When planning what circuit breaker to use for a freestanding or built-in dishwasher, you need to know how many amps the dishwasher uses to determine the size of the breaker. If you use a breaker that is too small, you will continually trip the breaker when you try to run the unit.
Built-in and portable dishwashers have an operating load of 13.5 amps. This means that the amperage of the circuit breaker must be higher than the amps required by the unit.
Circuit Breaker Amperage
Dishwashers need a single-pole breaker that has at least 15 amps. However, if you are running a garbage disposal on the same circuit breaker that you will operate the dishwasher, you need to use a 20 amp breaker. The single pole breaker supplies 120 volts to the breaker and only requires one slot on the circuit breaker panel.
Ground Fault Circuit Interrupters (GFCI)
If you have a portable dishwasher, you need to use a GFCI wall outlet, but for a built-in dishwasher that is directly wired, you will use a GFCI circuit breaker. The ground fault interrupter will cut power to the dishwasher in 1/40 second, according to the Occupational Safety and Health Administration. The power is cut to the dishwasher if a line to ground fault occurs or if there is a short circuit or circuit overload while the dishwasher is running.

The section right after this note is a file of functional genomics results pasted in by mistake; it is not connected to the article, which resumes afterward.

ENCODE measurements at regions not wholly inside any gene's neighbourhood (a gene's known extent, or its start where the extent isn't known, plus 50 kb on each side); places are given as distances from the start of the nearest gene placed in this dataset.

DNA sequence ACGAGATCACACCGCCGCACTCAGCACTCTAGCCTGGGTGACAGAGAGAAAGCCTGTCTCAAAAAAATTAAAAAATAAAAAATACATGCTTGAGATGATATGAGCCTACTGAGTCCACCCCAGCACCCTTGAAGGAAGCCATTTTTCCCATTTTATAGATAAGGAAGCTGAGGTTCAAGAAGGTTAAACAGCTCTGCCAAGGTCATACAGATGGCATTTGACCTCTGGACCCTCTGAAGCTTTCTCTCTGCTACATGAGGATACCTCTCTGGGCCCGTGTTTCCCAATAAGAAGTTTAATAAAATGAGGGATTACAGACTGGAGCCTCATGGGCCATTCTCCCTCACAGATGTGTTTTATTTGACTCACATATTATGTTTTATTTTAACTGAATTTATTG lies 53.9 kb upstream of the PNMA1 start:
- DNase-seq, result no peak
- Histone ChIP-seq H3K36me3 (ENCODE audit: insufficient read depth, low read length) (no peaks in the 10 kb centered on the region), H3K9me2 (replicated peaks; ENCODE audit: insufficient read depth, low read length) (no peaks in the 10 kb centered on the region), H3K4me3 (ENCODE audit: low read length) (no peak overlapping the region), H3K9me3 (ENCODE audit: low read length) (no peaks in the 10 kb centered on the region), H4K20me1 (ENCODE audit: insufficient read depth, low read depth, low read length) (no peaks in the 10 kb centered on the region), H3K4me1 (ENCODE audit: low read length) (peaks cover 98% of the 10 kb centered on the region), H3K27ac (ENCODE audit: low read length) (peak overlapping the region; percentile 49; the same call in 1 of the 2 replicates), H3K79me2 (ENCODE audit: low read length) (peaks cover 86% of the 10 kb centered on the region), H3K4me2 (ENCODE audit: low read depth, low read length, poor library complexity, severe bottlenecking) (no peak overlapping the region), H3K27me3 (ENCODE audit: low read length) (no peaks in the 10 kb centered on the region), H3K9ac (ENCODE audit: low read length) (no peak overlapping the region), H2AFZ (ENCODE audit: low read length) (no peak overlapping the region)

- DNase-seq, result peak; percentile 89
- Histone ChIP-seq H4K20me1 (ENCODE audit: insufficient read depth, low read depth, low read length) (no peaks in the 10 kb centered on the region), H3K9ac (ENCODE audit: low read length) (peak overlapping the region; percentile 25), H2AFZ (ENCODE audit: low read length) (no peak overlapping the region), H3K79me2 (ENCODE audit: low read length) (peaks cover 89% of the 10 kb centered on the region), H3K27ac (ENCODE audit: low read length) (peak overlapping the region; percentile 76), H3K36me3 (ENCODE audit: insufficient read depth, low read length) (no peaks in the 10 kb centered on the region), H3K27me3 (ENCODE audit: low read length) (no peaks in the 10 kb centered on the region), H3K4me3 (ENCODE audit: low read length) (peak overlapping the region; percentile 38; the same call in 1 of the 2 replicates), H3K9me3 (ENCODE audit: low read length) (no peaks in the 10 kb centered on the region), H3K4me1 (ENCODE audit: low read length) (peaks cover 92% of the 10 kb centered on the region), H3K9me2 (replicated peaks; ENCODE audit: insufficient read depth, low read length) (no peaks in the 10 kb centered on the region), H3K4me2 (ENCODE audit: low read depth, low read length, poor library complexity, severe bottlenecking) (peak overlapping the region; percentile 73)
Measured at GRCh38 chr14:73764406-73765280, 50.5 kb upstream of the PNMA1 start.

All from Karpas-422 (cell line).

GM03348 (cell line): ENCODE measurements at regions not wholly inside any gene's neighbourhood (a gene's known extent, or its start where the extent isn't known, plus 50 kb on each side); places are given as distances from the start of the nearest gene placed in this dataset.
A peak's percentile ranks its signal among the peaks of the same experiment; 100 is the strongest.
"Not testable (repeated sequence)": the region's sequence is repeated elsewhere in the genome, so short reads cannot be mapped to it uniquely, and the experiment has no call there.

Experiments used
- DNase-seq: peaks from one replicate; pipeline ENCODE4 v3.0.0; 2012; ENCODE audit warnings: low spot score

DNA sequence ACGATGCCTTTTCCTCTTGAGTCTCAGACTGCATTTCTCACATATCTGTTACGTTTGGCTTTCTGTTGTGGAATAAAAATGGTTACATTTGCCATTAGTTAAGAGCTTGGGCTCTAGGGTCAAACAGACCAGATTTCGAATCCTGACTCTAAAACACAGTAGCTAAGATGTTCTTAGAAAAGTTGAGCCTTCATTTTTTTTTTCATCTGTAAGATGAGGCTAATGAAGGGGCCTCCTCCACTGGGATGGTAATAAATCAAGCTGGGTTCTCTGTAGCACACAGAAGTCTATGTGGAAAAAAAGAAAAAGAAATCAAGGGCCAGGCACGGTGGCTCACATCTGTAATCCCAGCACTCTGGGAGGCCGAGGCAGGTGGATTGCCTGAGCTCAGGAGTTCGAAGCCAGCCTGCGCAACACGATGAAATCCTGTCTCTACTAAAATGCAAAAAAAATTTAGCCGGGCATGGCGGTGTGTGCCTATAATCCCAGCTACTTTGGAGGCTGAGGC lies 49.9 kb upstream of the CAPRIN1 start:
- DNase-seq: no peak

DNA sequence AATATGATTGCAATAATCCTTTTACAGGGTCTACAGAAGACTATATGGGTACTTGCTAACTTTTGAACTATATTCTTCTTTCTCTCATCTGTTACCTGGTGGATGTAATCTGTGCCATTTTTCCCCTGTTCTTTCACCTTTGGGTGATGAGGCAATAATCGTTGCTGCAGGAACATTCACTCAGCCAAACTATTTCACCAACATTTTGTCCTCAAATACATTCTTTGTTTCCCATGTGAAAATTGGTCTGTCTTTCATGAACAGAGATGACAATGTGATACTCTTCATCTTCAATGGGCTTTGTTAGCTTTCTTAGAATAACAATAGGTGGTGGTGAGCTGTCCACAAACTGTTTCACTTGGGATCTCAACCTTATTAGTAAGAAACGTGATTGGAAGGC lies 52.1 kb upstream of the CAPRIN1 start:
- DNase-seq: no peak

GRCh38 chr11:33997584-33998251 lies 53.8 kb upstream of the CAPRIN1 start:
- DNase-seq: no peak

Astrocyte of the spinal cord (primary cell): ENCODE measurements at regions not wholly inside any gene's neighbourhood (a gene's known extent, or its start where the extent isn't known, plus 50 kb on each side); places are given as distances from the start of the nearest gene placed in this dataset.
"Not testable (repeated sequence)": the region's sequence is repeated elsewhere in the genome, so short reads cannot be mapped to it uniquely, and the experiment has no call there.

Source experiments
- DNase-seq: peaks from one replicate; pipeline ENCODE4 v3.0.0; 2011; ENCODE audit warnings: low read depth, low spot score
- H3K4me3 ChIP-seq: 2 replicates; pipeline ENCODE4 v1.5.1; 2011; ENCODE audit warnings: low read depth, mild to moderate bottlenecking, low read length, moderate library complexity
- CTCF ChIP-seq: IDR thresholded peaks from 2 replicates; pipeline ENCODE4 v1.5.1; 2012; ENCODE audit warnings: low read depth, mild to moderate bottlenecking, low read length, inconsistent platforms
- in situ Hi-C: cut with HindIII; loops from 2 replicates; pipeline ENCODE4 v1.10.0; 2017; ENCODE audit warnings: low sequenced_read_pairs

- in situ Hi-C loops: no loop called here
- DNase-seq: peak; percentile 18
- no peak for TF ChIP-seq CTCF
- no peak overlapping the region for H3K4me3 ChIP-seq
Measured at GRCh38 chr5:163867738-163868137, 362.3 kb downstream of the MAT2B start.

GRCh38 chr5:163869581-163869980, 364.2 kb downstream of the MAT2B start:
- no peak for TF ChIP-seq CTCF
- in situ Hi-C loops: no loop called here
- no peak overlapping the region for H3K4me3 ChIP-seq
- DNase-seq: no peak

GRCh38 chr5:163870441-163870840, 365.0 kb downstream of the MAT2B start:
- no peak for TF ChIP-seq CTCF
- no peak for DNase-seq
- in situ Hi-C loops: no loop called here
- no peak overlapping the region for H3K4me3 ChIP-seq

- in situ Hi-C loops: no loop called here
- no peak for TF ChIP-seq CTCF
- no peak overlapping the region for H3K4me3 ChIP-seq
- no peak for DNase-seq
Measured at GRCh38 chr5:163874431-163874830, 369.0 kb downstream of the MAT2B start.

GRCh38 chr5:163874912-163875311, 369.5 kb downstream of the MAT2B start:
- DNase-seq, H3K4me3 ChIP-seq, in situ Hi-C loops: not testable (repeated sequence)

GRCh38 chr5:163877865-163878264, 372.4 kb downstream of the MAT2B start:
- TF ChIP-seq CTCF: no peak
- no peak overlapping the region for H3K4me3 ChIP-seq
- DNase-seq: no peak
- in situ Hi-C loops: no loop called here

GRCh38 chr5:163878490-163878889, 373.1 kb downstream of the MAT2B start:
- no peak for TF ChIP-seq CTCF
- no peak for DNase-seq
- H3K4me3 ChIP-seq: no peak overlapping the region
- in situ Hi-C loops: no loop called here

Plugging the Dishwasher In
When you plug in a portable dishwasher, you must not use an extension cord or an adapter for the plug end. The dishwasher plug has two prongs and a third prong under the two prongs, which is the ground. You must never cut off the ground prong. After you connect the dishwasher faucet attachment to the faucet, you then plug the power cord into the wall outlet. After the unit is plugged in, you can turn on the water.